The root cause of this issue is the skewed distribution of wealth that the agents start with. Remember that we sampled values from a Pareto distribution to allocate stake to the agents at the beginning of the simulation. Though this assumption brings the simulation closer to the real-life system, it also introduces an inherent bias for the configuration of pools at equilibrium. For example, if there are stakeholders whose initial stake is close to or even exceeds the saturation point of a pool, it is rational for these agents to create multiple pools during the course of the simulation, even when the Sybil resilience parameter a0 is high. We cannot blame the mechanism in these cases, as there is only so much that can be done with such a biased input; in fact, the results from the heatmap above are very encouraging, given the skewed distribution of stake that we assume.
To validate the hypothesis that the divergence from the ideal Nakamoto coefficient is caused by the shape of the initial stake distribution, we run the simulation with a different distribution, making sure this time that all agents start off with the same volume of stake —thus eliminating the input bias. The results in terms of Nakamoto coefficient of the final configurations can be seen in the heatmap below.
Once again, it is established that low values of a0 do not pose sufficient disincentives for pool splitting, allowing for a mere few operators to gain control of the majority of the system’s stake. However, this time we observe that for higher values of a0 we get the “ideal” Nakamoto coefficient, suggesting that the mechanism worked exactly as it was meant to and k pools of equal stake were formed in every one of these 15 simulation runs. This also serves as a reminder that all results that we discuss here are dependent on the stakeholder distribution that we feed into the simulation and the Pareto distribution that we have used up to now may not capture the real-world deployment distribution where more complex patterns can manifest in the context of staking (e.g., when many thousands of users participate and even cluster together off-chain or borrow stake in order to launch pools). Yet, the experiments above still provide a good indication of the effectiveness of the reward scheme in question (note that the numbers presented in the heatmaps above are the averages across a number of simulation runs with these parameter settings for various random seeds).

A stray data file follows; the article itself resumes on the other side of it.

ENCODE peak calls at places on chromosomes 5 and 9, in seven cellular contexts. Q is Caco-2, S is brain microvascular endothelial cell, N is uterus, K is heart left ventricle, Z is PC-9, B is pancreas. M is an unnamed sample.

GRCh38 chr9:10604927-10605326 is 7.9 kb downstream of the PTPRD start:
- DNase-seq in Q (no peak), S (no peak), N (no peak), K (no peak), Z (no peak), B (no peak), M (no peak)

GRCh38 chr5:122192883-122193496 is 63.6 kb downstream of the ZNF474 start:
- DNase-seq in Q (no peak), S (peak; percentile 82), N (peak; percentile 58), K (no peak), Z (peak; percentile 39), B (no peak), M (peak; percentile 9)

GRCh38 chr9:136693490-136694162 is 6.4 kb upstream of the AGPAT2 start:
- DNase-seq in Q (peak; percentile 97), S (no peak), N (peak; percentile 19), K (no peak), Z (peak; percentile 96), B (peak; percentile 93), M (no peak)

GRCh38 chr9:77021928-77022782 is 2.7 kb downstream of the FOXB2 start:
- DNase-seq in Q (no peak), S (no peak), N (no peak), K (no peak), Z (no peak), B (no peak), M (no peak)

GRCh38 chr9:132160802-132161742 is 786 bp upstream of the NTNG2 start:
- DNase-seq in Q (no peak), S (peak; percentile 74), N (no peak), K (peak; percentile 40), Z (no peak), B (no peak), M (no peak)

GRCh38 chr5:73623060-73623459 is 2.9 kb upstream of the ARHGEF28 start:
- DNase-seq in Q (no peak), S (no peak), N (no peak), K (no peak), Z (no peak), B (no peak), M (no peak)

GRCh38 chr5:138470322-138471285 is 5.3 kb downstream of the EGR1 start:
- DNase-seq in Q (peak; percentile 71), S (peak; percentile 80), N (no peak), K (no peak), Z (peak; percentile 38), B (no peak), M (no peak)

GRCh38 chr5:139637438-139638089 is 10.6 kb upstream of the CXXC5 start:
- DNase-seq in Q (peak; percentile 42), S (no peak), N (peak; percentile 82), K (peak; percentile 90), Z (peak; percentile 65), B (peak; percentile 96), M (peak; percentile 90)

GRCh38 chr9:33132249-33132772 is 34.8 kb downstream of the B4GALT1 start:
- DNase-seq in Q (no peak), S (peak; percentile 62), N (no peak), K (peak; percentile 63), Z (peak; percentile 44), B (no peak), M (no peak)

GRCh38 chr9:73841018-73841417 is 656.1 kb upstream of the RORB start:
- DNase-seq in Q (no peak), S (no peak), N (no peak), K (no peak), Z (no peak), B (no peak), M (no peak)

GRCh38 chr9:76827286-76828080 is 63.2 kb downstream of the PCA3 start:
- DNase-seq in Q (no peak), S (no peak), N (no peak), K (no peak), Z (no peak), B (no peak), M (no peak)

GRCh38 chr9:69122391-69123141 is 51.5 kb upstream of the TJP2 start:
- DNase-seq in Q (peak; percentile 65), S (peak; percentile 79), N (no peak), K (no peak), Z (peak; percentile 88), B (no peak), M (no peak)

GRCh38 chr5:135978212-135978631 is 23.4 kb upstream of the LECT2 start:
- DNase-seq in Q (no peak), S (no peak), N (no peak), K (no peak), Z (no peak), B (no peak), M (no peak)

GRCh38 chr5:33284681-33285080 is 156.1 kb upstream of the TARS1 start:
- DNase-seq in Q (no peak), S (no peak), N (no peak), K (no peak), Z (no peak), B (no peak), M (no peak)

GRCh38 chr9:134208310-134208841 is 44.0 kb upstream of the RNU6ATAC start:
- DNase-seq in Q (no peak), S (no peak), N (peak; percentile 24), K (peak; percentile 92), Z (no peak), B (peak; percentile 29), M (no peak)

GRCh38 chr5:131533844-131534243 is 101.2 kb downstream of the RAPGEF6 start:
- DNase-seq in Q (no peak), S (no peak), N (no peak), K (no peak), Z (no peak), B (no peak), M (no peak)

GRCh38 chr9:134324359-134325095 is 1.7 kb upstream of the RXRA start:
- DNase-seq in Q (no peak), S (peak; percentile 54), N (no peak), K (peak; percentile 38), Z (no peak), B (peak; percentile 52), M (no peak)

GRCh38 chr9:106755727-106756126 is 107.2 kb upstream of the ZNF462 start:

To capture the complexity of the real-world deployment, we perform two additional experiments.
First, we increase the number of stakeholders from 1,000 to 10,000 and show how the Nakamoto coefficient responds to a wider range of a0 values and to higher values of k. A notable result here is that in some cases (ostensibly when the value of a0 is on the border of being effective) we can observe the “upper bound” for the k parameter that we discussed earlier, after which the Nakamoto coefficient takes a dive (in the table below observe the row corresponding to a0 = 0.215).
Second, we run an experiment with a specially crafted initial stakeholder distribution that captures essential features of the currently live Cardano stakeholder distribution. Specifically, we design a synthetic stake distribution aimed to emulate the current Cardano stakeholder distribution, using a combination of real data points (taken from ADApools and PoolTool) and synthetic points that we draw from a Pareto distribution. Notably, we mark close to 1/4 of the total stake in the system as inactive, meaning that it is held by agents that abstain from staking, and we provide explicit stake values for a number of stakeholders that were identified by ADApools as cryptocurrency exchanges (e.g. Binance), named entities (e.g., IOG or Emurgo) and custody services.